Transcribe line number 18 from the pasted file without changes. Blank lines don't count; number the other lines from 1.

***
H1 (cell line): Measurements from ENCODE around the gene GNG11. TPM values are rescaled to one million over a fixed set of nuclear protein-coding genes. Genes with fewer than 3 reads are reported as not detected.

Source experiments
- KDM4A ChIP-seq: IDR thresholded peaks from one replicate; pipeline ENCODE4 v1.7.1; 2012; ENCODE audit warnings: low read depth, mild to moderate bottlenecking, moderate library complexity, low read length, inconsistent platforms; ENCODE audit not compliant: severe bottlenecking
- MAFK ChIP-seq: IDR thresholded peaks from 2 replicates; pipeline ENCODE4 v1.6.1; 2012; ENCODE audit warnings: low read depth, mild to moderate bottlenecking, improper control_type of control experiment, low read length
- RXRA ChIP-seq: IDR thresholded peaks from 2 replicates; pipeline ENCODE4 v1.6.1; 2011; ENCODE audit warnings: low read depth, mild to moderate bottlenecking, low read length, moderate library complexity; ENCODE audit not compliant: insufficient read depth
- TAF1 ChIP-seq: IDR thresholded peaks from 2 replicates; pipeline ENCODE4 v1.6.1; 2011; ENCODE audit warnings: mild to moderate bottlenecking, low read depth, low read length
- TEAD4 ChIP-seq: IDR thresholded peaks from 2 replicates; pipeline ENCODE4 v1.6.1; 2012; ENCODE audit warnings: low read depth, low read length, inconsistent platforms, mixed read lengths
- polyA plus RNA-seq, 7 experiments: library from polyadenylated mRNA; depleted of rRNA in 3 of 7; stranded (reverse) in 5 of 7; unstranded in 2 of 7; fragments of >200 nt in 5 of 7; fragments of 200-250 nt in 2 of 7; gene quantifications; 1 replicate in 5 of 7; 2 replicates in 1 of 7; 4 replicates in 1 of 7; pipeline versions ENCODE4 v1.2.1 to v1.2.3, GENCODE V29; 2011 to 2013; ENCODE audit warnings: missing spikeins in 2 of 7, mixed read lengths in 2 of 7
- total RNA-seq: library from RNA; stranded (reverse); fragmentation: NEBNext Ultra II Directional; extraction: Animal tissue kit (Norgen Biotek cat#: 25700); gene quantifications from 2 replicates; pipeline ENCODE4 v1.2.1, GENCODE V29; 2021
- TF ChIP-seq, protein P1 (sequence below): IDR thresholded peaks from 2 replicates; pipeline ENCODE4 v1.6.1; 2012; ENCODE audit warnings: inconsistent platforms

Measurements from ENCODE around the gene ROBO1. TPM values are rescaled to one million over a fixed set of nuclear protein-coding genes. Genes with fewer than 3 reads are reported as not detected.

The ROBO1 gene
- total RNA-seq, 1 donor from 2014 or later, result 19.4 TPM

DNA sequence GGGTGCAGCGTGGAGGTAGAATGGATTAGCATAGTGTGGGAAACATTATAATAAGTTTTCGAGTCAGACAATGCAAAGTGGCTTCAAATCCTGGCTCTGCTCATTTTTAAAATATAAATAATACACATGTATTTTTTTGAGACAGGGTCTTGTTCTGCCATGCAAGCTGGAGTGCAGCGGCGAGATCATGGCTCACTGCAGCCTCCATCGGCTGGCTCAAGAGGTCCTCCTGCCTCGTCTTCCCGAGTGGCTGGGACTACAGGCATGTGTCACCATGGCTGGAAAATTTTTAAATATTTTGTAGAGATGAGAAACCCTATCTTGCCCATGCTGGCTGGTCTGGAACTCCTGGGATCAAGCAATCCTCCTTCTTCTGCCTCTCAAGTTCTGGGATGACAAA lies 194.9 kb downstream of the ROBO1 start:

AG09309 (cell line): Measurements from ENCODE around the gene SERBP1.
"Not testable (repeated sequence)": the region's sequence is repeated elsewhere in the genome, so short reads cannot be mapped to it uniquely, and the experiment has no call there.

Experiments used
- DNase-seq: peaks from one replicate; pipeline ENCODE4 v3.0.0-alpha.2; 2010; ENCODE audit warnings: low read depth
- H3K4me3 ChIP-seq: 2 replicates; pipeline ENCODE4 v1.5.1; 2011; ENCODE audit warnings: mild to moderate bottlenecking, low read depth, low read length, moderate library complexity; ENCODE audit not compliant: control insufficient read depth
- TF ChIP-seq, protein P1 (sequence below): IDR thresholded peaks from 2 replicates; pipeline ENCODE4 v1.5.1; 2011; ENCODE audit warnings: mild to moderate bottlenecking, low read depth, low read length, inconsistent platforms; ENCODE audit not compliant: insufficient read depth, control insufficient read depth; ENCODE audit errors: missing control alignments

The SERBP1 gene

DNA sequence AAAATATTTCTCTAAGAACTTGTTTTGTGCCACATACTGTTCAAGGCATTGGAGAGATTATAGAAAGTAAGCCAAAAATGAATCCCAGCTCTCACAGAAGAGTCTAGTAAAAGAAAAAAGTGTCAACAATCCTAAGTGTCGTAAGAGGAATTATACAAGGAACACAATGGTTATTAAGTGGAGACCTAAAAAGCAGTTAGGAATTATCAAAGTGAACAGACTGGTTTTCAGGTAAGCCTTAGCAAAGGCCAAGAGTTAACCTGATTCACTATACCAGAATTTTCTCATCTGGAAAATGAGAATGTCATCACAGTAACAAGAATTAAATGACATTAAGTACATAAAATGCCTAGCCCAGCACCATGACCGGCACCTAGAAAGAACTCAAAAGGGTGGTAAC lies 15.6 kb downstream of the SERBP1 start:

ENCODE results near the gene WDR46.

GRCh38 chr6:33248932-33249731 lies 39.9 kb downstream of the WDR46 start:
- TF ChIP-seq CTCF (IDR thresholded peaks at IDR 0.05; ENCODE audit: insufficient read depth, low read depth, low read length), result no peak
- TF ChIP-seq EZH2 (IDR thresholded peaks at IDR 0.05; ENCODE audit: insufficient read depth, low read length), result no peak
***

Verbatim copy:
- DNase-seq: peaks from one replicate; pipeline ENCODE4 v3.0.0-alpha.2; 2010; ENCODE audit warnings: low read depth